The publishing business may have changed a lot over the last decade, but that doesn’t mean established companies can’t build on past success. Andrews McMeel Publishing sees great opportunities ahead that should lead to more decades of leadership.

A division of Andrews McMeel Universal, Andrews McMeel Publishing prints as many as 200 new general nonfiction trade, cookbook, gift and humor book titles each year. The company is extremely well known for its collections of popular newspaper cartoonists, who include Garry Trudeau of “Doonesbury” and Gary Larson of “The Far Side.” It is also a leading calendar publisher with licensing relationships with renowned properties including Dilbert, Disney and Thomas Kinkade.

Andrews McMeel Universal’s history dates back to 1970 when it was founded as Universal Press Syndicate. Universal Uclick, as the division is now called, is currently the world’s largest independent newspaper syndicate and Andrews McMeel Publishing is a leading force in book and calendar publishing.

Founded in Kansas, the company is infused with Midwestern values. Andrews McMeel Publishing has drawn on its internal culture to become an industry-leading publisher. To this day, it remains a private company, and its founding families are still actively involved in operations.

“On the calendar side, we decided to focus on licensed properties, which enhanced our emphasis on content,” says Michael Nonbello, vice president and creative director for calendars and greeting cards. “That emphasis on content keeps us up to date on current trends and subject matter, as well as the direction of new and old formats.”

Quick Thinking

Andrews McMeel Publishing has adapted its strategic thinking to take advantage of major industry trends. For example, the children’s category is one of the fastest-growing categories in the publishing industry, and the company now markets many more products into that section.

Earlier this year, the company announced the launch of the AMP! Comics for Kids line of paperback graphic novel stories. The products are targeted at children in the middle grades (grades 3-8). Some of the first titles are “Big Nate Makes the Grade” and “Big Nate All Work and No Play: A Collection of Sundays” by Lincoln Peirce, “AAAA! A Foxtrot Kids Edition” by Bill Amend and “Lio: There’s a Monster in My Socks” by Mark Tatulli.

In August, the company announced an expansion of this graphic novel publishing effort. It signed a two-book deal with Tatulli for “The Chronicles of Desmond,” the first of which will be published in October 2013.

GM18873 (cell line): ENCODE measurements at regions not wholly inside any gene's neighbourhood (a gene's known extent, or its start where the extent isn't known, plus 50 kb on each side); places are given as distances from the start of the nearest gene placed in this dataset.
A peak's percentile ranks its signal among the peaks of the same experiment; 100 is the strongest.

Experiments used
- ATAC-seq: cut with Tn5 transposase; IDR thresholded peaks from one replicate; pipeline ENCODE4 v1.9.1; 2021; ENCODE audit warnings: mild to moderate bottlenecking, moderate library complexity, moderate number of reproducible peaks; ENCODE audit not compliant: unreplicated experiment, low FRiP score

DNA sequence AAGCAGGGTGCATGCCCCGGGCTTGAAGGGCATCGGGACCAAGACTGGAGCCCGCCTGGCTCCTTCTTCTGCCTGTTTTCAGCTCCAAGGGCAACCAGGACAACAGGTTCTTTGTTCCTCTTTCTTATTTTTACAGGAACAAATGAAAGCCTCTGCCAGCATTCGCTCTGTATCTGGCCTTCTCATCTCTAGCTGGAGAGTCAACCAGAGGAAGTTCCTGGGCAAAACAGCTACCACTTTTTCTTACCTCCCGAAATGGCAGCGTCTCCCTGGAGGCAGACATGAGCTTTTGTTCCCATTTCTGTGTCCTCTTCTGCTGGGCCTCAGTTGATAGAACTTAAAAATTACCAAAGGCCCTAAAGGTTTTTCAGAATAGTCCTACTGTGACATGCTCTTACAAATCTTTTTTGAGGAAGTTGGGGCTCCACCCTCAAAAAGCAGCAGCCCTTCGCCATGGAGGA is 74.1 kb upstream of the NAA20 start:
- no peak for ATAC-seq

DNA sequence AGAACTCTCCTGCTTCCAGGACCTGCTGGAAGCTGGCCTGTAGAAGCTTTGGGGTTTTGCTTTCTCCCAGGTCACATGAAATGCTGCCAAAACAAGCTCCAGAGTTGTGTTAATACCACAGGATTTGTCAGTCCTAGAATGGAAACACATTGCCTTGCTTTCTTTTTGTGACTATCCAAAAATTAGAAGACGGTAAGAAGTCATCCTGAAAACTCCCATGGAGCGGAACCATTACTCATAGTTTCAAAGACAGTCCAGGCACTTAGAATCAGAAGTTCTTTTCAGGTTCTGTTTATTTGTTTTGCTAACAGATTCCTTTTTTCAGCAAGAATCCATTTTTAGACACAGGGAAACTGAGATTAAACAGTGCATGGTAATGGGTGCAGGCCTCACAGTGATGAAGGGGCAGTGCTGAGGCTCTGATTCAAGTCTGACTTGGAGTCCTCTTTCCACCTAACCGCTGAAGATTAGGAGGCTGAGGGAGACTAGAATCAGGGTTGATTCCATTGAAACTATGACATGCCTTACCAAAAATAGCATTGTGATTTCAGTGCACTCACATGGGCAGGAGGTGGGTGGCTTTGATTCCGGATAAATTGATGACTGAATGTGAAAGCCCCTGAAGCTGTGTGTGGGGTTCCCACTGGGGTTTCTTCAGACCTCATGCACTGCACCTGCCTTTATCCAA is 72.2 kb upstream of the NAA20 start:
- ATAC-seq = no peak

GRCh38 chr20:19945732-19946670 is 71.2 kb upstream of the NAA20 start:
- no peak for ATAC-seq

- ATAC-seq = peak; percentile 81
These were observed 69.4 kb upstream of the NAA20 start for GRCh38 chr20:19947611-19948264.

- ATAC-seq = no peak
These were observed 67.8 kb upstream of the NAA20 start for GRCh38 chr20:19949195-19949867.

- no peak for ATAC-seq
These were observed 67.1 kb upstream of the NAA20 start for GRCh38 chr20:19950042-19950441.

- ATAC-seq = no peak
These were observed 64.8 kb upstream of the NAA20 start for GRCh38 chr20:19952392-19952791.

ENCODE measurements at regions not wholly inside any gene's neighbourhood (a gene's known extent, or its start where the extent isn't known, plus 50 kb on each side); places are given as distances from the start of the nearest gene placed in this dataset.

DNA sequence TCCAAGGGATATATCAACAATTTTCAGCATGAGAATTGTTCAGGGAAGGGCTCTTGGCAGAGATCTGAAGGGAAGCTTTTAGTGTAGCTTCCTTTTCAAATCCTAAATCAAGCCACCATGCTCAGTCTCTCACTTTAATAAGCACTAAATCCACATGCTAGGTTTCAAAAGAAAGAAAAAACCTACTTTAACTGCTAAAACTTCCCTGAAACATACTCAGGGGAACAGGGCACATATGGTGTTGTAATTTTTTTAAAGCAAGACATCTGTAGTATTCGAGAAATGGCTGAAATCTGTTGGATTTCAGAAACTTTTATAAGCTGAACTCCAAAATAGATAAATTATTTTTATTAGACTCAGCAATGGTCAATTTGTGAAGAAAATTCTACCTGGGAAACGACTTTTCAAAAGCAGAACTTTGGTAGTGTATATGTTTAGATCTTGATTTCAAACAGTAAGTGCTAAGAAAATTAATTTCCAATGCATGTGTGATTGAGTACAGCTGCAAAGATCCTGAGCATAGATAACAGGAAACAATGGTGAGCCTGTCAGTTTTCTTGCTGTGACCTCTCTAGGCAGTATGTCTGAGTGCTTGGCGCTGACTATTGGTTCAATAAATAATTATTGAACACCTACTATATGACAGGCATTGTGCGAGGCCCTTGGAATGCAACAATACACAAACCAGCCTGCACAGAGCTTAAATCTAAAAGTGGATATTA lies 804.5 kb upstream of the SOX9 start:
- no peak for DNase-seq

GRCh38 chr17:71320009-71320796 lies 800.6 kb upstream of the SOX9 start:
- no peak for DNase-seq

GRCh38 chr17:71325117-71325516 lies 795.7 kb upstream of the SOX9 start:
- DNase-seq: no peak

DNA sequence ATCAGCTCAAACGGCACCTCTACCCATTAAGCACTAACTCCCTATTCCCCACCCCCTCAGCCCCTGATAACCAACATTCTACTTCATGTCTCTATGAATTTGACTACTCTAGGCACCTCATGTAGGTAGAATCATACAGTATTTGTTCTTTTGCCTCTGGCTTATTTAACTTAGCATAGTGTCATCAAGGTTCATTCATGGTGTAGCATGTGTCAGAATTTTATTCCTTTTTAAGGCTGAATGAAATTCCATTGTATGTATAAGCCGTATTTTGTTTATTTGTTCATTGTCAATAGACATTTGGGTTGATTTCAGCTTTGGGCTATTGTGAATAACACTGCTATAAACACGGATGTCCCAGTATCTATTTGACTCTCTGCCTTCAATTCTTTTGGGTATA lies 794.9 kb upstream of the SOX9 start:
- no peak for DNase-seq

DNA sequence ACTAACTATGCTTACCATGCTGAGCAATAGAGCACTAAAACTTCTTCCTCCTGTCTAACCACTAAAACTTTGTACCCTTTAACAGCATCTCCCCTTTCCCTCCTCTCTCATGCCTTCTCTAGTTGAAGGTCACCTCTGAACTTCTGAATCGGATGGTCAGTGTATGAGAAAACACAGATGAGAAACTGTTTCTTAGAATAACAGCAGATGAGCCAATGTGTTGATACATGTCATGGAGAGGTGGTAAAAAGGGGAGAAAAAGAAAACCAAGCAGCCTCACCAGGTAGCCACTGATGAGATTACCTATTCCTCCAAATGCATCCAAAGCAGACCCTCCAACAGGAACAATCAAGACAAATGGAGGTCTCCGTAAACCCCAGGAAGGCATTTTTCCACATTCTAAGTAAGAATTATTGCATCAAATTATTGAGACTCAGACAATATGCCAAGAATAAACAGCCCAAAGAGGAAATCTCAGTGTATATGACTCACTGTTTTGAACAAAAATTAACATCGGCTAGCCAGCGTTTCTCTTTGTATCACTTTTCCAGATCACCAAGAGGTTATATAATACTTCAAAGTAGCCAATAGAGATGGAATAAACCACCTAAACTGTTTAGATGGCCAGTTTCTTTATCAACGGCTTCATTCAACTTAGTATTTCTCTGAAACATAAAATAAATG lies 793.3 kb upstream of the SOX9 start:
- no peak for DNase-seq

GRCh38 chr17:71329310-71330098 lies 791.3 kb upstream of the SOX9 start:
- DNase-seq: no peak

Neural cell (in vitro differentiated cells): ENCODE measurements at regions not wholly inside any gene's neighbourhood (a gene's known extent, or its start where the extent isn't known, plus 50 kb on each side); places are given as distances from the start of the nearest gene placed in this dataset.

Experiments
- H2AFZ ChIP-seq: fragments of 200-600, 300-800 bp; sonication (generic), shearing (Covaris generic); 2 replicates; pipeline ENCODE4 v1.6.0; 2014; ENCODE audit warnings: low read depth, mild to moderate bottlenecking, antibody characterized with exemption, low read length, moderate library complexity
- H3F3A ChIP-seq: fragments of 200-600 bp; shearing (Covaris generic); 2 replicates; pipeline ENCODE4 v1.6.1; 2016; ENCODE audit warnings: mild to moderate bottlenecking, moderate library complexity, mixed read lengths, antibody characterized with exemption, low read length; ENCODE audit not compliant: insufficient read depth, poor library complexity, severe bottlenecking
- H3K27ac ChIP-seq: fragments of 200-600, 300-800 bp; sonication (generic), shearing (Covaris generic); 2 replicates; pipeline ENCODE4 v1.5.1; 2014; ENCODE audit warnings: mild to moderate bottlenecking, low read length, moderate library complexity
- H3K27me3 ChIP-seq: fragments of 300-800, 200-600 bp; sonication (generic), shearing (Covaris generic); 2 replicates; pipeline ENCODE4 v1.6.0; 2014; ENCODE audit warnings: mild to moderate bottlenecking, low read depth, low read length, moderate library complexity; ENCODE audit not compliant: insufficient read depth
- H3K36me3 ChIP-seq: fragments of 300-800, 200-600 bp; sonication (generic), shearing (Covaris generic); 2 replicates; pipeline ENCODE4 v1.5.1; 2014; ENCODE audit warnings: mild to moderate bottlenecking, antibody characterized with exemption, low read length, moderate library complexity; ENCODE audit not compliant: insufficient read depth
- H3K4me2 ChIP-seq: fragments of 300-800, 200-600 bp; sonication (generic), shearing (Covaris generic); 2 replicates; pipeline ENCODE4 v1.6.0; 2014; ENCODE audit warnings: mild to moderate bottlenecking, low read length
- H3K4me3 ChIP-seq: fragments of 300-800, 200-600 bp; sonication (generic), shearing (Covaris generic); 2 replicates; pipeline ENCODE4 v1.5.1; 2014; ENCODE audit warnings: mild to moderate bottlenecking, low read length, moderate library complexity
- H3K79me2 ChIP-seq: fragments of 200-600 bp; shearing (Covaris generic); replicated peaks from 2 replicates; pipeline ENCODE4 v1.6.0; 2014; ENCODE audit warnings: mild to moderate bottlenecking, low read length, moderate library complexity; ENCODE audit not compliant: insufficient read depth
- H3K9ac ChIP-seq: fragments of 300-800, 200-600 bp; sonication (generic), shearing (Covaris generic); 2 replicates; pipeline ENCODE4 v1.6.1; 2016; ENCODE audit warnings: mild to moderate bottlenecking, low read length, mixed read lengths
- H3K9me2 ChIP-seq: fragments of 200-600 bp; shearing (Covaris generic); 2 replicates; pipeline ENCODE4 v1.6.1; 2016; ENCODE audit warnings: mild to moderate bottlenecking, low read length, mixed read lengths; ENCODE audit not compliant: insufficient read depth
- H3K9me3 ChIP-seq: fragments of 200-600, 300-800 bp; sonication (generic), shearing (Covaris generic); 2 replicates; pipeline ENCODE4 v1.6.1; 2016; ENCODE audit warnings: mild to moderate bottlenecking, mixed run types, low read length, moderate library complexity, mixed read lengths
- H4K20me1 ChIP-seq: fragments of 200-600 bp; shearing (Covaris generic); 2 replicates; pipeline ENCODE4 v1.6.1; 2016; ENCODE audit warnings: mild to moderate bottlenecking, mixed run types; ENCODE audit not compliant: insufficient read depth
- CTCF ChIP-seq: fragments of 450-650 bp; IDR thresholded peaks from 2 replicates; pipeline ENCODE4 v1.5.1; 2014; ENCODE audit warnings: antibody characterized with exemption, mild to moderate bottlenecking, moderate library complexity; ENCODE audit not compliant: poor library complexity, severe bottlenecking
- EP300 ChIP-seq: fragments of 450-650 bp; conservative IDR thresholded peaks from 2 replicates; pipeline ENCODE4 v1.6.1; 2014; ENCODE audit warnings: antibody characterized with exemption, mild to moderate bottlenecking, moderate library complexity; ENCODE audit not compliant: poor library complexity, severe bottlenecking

“We have a huge push going on to reach readers in the children and middle-grade category with our AMP! Comics for Kids line,” VP of Licensing James Andrews says.

Changes to the retail sector – such as Borders’ liquidation – have meant additional hurdles to overcome. “Borders’ closing was a blow to the calendar business, but calendar buyers didn’t go away,” Nonbello says. “We’ve shifted to different retailers and markets where people are shopping.”

“We’ve also become more involved in the specialty market,” Andrews adds. “We’re trying to get cookbook calendars into places like Williams-Sonoma, and sports calendars into retailers like Dick’s Sporting Goods. The market has fragmented, but consumers are still there.”

The digital space is another area where Andrews McMeel Publishing has worked to expand. In fact, the company now has more than 1,000 digital titles.

“Growth in e-books has been tremendous and hasn’t slowed down for us yet,” Andrews says.

Always Moving Forward

As the company moves forward, part of its focus will be on maintaining great relationships with licensors. Andrews McMeel Publishing strives to partner with renowned properties that have a significant pop culture presence. The company seeks relevant property owners when it recognizes a trend, and once it has licensors on board, they tend to stay.

“We have many licensors we’ve worked with for many years,” Nonbello says. “The first licensor I signed 20 years ago is still here, and they stay because we treat their properties with respect.”

Part of treating properties with respect hinges on ensuring that internal editors and designers have the skillsets and personalities needed to understand how the company does business.

Another part of the process is keeping the property owner involved. Licensors are given a great deal of input in the production and presentation of final products. Nonbello says Andrews McMeel Publishing keeps them involved at every level and every turn.

Andrews McMeel Publishing is well aware of the challenges and priorities that will be its focus in the next few years. It must continue to develop exceptional content and keep up with format changes, paying attention to e-media and how that affects products.

“We are aware of the volatility of the marketplace,” Andrews says. “Although it is getting better and some dark days are behind us, it is still a tough consumer environment. We need to keep our backlist relevant and fresh because it helps us get through tough times. From there, we must go out and find the new compelling content to take us into the future.”

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